A Cuban Jew makes Aliyah to the sounds of Salsa
By Eddy Martinez
TEL AVIV – Pablo Ordas, 28, is a Cuban salsa drummer. He regularly plays with a band at an event located in a dance studio called NaNoche; which is a showcase for Reggaeton, salsa, and other dance styles. The lyrics are in Spanish and so is the banter, but outside, the language is different. It isn’t Spanish, or even English.
Instead it’s Hebrew. Inside it sounds like Havana, but outside, it’s Tel Aviv, Israel.
Not only is Ordas a Cuban in Israel, he’s a Cuban Jew. Cubans are not a big presence in Israel, let alone Cuban Jews. But Cubans have made a name for themselves in Israel partly by exporting Salsa and other cultural totems to the country. Ordas is a part of this as well yet his experiences differ with other Jews who have come to Israel for a better life. Ordas is also here for a better life but it is the type that almost all immigrants can relate to and In that sense, his experience differs from other Jews.
“It’s really hard to find a future in Cuba. As a professional of any kind, the possibilities are really narrow”
Cuba itself has had a rocky relationship with the Jewish nation since the 1960’s when the communist government aligned itself with Arab states in their struggle against Israel. Cuba broke off relations with Israel shortly after the Yom Kippur War in 1973. Unlike other states such as the Soviet Union which had a substantial Jewish population, Cuban Jews largely left the island after the communists took over in 1959. They were fortunate in retrospect because the exodus occurred before the formal severing of ties between Cuba and the United States. As for those who wanted to leave after 1960, just getting permission to leave from the Cuban government proved to be a hurdle in itself.
“The state of official relations between Israel and Cuba has made it extremely difficult for those within the Jewish community who wanted to make Aliyah,” said Yigal Palmor, who is the director of public affairs and communications for the Jewish Agency for Israel.
There are fewer than 300 Cuban Jews in Israel, according to Palmor. About ten Cuban Jews make Aliyah every year according to the Jewish Agency. Indeed, there are no hard figures on how many Cuban Jews currently live in Cuba. Numbers range from 1500 according to The Atlantic to just a 1000 according to the Jerusalem Post. Indeed, Cuba has one orthodox synagogue in the entire country, located in Havana.
Ordas’ unique road to Tel Aviv first started in Havana when he was a student at a music conservatory. Cuba is renowned for its musical education. “We learned from a very young age” said Ordas.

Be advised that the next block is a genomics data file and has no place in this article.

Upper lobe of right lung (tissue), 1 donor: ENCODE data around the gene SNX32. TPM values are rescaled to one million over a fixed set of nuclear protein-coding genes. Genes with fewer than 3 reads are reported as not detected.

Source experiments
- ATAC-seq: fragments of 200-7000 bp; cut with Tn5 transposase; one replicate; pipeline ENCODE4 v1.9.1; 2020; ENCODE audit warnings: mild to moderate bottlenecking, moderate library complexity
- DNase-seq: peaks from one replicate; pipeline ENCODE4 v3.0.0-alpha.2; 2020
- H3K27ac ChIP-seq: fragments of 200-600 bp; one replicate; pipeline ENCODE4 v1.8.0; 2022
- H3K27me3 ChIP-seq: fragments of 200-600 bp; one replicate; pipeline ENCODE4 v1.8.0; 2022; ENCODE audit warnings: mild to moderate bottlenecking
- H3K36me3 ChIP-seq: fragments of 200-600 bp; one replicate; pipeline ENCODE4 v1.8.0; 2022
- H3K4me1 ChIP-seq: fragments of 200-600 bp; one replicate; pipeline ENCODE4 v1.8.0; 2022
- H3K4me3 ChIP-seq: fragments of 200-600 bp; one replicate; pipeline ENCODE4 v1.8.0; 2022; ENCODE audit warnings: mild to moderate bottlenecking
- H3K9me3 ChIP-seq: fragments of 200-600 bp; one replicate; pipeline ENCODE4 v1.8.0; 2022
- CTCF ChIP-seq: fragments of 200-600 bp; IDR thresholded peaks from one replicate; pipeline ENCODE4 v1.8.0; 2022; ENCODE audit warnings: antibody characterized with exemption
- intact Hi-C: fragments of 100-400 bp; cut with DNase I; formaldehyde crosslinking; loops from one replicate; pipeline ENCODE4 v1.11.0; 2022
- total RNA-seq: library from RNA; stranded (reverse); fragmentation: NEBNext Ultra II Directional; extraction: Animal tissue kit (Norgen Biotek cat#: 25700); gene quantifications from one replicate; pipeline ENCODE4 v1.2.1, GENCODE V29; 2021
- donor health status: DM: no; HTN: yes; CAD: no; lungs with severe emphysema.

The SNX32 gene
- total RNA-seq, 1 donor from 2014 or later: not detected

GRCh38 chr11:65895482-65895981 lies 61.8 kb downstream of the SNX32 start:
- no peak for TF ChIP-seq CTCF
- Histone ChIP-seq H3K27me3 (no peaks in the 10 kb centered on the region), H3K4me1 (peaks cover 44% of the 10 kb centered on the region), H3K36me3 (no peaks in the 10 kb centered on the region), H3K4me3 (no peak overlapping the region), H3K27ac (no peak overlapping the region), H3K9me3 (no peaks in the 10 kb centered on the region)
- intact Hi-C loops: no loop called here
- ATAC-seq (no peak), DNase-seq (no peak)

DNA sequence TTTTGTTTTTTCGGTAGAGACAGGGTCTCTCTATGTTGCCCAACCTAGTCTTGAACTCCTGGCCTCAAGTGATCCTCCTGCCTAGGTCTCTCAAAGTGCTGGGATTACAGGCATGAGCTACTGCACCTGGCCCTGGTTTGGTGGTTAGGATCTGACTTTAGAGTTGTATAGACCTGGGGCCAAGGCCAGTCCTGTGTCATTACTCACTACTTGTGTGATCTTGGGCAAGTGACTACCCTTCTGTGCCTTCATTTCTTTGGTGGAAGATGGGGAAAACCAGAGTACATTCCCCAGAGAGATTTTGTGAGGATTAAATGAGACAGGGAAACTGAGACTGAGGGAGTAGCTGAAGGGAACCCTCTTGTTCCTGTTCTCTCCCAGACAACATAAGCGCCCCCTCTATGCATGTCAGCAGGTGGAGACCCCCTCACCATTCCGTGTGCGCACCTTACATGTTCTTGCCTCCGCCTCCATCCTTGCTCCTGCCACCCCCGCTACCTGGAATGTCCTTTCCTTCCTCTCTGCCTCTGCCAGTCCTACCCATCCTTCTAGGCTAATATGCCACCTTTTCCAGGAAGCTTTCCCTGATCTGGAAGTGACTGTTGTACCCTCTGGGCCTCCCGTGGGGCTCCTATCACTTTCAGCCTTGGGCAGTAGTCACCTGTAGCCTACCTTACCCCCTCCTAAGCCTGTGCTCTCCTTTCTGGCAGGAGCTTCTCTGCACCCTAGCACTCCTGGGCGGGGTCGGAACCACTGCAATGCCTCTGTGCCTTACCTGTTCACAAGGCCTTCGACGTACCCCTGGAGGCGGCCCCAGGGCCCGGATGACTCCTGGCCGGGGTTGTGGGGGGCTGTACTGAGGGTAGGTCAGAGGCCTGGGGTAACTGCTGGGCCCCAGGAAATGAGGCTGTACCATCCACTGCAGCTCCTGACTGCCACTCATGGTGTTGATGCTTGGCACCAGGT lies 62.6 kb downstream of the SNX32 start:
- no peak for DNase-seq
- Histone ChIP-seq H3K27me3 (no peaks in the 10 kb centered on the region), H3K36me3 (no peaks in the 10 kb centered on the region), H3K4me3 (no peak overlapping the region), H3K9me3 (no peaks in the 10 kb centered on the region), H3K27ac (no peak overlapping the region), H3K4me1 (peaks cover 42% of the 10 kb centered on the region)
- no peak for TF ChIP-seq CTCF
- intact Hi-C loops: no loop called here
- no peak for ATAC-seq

Ordas also learned to play the drums 14 years ago but the poor state of Cuba’s economy put a damper on his ambition. Ordas, is Jewish through his maternal grandfather who came from St Petersburg, Russia. After weighing his options, Pablo Ordas made the decision to make Aliyah. Aliyah is a major component of the Right of Return in Israel, While many Jews, who are guaranteed Israeli citizenship under Israel’s Law of Return, emigrate to escape religious persecution or to live in majority Jewish country, he made Aliyah through Canada then made his way to Israel two and a half years ago. To this day, Cuba and Israel do not have diplomatic relations, which has forced Cuban Jews such as Ordas to use a third country as a waypoint in order to go to Israel.
“It was more like, it’s really hard to find a future in Cuba. As a professional of any kind, the possibilities are really narrow,” he said, noting that his family is not religious. “But the connection isn’t just about religion. It’s also about culture, it’s about identity.”
Ordas has assimilated into Israeli society, partly because of the rarity of finding other Cuban Jews in Tel Aviv – he knows only 15. “Israeli people are really warm,” he said.
With so few Cubans in Tel Aviv, Ordas believes his Cuban heritage gives him a leg up when competing against other Salsa musicians.
As the showcase ended Ordas explained that while other teachers and musicians are very good, he feels his background lends greater authenticity to his performances because he learned from a very young age. Ordas came to Tel Aviv in 2013, just as salsa began to take off in part due to the efforts of Nano Manuel Hechavarria, a non-Jewish Cuban salsa dance instructor who is the mastermind behind NaNoche. Both Ordas and his wife, who is also Cuban and a salsa instructor claimed that Hechevarria brought salsa to Tel Aviv.
On this evening, at least 20 people are going through their steps. One of them is Alberto Frometa, 31, another Cuban from Tel Aviv. “Reggaeton is popular in Israel; lots of Israelis come here,” he said.
As the dance showcase wound down at 2am, the studio emptied out little by little until just around 10 people remained in the lounge area, joking in Spanish and Hebrew. Ordas hugged friends and colleagues who began to leave. someone joked in Spanish about a bomb in a backpack from a distance. The crowd outside thinned out some more as Ordas and his wife made their way home.